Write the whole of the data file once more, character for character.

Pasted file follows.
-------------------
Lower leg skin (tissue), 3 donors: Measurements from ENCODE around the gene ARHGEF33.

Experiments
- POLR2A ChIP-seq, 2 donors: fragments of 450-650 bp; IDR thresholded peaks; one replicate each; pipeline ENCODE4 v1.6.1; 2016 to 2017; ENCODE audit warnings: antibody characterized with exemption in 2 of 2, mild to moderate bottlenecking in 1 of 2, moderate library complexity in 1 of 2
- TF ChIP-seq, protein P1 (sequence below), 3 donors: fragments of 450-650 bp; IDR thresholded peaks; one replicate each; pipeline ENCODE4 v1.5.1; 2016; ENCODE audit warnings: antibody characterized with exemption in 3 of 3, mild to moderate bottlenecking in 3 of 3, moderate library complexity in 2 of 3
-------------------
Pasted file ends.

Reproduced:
Lower leg skin (tissue), 3 donors: Measurements from ENCODE around the gene ARHGEF33.

Experiments
- POLR2A ChIP-seq, 2 donors: fragments of 450-650 bp; IDR thresholded peaks; one replicate each; pipeline ENCODE4 v1.6.1; 2016 to 2017; ENCODE audit warnings: antibody characterized with exemption in 2 of 2, mild to moderate bottlenecking in 1 of 2, moderate library complexity in 1 of 2
- TF ChIP-seq, protein P1 (sequence below), 3 donors: fragments of 450-650 bp; IDR thresholded peaks; one replicate each; pipeline ENCODE4 v1.5.1; 2016; ENCODE audit warnings: antibody characterized with exemption in 3 of 3, mild to moderate bottlenecking in 3 of 3, moderate library complexity in 2 of 3